Casa Zirahuén by Taller de Arquitectura y Diseño

Casa Zirahuén is a holiday house located in a small town of Michoacán in Mexico. From de heights of the hills, the project rests amongs the site’s vegetation. The lake of Zirahuén is to the west, directing all the project’s views towards it. The main goal of Casa Zirahuen’s design was to recreate and reinterpretate the mexican cabin, not only by retaking volumetric aspects but also in vernacular constructive techniques.

Description by Taller de Arquitectura y Diseño

We made coatings on interiors and facade walls with site’s clay soils named ‘charanda’ and ‘topure’. The arrangement of the stone in the masonry walls of Casa Zirahuén was inspired by the stone fences that delimit the land in the towns that we see throughout the state.

The two way inclined concrete slabs cover the interior spaces and extend outward to create shelters also on the outside.

The house is divided into 4 cabins, the largest contains the social program; living and dining room, the copper kitchen, a stairway to a lookout in the rooftop and a cellar area in its basement. The other 3 cabins, house the private program in its first and attics plants, all three of them are connected through hallways on the ground floor and small bridges in the attics plant. Two of the private cabins have a basement floor with a lake view, a bar and a gym with jacuzzi.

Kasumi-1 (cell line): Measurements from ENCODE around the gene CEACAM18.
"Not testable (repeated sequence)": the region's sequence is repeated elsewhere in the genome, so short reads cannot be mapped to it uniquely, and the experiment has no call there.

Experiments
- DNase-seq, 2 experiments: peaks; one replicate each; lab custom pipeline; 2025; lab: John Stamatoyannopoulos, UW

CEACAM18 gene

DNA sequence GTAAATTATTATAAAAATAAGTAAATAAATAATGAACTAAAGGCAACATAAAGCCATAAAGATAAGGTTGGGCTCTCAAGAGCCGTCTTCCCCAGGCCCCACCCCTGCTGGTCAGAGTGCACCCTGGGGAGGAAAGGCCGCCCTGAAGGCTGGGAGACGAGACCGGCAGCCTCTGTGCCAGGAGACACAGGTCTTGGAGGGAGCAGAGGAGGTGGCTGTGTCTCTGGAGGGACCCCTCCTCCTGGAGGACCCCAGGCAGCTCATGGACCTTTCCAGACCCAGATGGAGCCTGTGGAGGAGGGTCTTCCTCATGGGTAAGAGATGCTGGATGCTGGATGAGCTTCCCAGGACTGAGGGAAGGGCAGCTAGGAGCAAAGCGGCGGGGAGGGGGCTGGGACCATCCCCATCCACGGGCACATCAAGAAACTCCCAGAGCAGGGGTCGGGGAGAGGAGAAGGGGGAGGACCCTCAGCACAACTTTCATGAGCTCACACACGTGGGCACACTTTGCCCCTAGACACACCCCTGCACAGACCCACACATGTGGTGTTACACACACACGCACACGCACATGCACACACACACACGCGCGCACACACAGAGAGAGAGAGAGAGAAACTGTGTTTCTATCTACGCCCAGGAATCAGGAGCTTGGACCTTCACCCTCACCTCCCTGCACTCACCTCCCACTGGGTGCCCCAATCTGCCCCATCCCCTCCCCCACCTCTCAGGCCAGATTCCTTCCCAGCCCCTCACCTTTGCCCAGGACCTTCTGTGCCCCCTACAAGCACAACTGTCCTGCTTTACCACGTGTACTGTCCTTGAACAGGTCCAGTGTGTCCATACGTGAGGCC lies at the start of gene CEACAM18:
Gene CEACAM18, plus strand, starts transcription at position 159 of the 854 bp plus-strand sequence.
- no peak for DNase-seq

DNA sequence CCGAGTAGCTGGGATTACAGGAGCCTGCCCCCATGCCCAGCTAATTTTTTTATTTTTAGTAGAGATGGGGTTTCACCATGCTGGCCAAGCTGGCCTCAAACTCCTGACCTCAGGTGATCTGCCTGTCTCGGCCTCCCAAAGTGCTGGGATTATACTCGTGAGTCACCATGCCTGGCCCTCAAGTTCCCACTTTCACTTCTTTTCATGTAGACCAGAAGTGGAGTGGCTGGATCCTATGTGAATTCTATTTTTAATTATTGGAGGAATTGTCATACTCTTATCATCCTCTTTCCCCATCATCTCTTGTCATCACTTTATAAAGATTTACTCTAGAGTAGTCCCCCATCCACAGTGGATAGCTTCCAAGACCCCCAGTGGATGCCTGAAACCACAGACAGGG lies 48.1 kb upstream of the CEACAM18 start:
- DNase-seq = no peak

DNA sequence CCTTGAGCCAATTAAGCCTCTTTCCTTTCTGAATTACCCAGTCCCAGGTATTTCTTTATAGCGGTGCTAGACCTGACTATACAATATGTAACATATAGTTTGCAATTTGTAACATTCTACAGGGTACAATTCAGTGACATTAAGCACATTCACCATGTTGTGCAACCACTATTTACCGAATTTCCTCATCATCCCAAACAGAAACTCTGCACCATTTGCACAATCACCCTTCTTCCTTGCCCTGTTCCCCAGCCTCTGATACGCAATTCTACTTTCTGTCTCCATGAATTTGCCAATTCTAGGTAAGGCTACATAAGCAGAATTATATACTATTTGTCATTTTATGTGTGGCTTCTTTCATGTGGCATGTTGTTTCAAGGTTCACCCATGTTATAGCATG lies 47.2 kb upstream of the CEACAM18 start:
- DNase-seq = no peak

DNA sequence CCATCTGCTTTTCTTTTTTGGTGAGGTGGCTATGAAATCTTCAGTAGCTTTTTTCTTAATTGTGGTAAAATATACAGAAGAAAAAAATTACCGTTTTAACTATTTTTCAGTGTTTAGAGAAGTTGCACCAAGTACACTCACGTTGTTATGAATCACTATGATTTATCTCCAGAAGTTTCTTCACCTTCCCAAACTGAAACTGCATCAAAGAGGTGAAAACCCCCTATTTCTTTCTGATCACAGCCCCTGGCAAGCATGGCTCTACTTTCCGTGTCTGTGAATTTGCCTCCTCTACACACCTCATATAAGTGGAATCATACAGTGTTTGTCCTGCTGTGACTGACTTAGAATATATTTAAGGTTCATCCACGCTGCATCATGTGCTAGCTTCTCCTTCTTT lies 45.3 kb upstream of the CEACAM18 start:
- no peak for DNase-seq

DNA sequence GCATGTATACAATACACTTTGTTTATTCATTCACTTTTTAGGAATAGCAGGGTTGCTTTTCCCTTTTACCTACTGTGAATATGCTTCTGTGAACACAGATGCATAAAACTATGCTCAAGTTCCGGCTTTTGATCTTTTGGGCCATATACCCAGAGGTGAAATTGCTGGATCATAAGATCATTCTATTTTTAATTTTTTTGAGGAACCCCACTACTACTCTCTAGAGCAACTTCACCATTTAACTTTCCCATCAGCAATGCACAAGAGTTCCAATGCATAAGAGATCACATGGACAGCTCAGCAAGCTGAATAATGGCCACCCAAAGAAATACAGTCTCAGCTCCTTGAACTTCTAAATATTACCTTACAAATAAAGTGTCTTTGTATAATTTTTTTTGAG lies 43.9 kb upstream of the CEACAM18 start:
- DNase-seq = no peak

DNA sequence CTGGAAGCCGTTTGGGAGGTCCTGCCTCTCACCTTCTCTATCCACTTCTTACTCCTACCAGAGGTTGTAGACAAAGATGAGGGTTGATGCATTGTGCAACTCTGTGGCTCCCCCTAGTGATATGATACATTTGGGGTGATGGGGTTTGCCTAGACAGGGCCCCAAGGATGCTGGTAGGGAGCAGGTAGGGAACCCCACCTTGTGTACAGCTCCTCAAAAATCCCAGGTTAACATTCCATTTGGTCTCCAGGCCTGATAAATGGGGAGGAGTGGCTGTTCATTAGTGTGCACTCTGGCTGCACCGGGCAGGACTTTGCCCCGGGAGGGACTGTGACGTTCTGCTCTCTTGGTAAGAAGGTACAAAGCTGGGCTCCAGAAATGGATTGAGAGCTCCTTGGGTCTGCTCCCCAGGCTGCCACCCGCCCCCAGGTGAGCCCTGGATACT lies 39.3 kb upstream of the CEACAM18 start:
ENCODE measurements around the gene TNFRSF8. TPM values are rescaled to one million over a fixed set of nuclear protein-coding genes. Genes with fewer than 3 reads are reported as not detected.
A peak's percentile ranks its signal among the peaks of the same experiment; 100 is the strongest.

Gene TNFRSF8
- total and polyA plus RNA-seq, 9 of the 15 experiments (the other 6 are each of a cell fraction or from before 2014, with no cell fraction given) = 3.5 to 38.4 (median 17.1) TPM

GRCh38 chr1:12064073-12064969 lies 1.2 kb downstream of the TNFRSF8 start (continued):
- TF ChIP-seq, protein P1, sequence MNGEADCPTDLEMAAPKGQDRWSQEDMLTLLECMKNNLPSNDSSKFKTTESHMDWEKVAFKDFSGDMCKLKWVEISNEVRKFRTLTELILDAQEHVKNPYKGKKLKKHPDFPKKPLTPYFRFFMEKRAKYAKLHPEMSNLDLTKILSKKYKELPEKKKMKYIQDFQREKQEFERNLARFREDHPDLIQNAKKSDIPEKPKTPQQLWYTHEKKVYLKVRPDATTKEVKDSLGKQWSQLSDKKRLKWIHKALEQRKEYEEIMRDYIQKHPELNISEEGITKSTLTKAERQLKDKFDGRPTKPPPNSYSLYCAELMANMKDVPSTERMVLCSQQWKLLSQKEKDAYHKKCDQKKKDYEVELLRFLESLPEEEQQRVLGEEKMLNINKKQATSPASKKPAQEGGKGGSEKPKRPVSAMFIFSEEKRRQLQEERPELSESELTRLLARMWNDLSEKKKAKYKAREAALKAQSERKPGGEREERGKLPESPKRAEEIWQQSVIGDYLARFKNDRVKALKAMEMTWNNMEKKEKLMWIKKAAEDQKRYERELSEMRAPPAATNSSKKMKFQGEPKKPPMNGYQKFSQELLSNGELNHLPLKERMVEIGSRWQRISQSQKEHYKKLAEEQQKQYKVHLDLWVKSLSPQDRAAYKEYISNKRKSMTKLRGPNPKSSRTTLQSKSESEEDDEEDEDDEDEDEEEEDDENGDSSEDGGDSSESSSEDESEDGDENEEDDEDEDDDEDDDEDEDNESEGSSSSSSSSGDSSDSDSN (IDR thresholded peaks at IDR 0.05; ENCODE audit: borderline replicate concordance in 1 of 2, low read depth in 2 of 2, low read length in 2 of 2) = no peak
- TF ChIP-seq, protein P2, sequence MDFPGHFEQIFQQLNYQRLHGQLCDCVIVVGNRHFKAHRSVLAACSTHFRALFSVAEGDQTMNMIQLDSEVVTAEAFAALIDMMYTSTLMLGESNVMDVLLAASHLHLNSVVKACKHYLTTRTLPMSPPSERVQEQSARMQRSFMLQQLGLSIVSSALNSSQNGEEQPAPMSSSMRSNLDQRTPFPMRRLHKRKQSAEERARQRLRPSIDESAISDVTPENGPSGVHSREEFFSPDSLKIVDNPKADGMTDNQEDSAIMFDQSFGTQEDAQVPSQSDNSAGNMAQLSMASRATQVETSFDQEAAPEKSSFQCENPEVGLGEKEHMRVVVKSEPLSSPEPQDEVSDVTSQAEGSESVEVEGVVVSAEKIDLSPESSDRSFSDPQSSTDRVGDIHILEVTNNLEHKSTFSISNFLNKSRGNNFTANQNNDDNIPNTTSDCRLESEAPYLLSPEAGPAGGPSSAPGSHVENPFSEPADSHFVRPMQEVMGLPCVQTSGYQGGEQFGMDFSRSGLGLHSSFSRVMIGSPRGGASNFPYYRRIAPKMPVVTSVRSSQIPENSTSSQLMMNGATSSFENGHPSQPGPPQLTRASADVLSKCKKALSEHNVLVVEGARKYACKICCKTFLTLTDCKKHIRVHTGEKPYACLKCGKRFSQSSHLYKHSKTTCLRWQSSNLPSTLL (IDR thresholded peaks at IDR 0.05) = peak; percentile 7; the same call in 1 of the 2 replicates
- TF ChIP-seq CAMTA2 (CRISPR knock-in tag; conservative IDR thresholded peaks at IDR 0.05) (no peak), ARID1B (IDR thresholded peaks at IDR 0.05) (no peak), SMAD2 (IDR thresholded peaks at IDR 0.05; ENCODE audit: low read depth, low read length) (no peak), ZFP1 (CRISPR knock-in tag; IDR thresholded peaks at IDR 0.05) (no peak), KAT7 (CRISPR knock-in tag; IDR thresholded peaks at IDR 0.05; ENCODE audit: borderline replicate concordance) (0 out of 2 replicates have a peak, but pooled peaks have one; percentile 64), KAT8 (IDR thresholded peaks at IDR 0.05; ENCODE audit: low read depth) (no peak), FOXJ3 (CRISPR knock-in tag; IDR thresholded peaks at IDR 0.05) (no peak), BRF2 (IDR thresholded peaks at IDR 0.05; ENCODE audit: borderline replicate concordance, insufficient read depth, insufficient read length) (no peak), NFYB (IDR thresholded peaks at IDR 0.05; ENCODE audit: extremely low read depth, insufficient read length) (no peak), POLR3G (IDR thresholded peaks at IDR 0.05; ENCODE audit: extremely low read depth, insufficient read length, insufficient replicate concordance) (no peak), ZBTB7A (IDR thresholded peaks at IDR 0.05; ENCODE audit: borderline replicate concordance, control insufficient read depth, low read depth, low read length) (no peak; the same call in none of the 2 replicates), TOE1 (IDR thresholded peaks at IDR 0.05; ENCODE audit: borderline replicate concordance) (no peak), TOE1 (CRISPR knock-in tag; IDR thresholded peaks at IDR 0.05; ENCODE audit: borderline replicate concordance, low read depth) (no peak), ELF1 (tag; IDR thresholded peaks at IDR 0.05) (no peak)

The 3 cabins are disarticulated from the main cabin to create a central courtyard, an important meeting point in the project. The decision to divide the program into different volumes is taken from the search to create interior/exterior walks throughout the site in any direction you take in Casa Zirahuén.

One of the routes is the back passage of the private cabins, where the water fonts and rocks dialogue with the concrete roofs that fly to the limit of the masonry walls.

Santa Clara del Cobre is located a few kilometres from Zirahuén and we were fortunate to work with copper artisans to fully line the kitchen and create pieces such as bath tubs and bathroom sinks. At the sunset, the copper kitchen becomes a large amber lamp that illuminates the meetings and gathering in the main cabin.

Photography by Mariano Rentería, Dane Alonso

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- by Matt Watts

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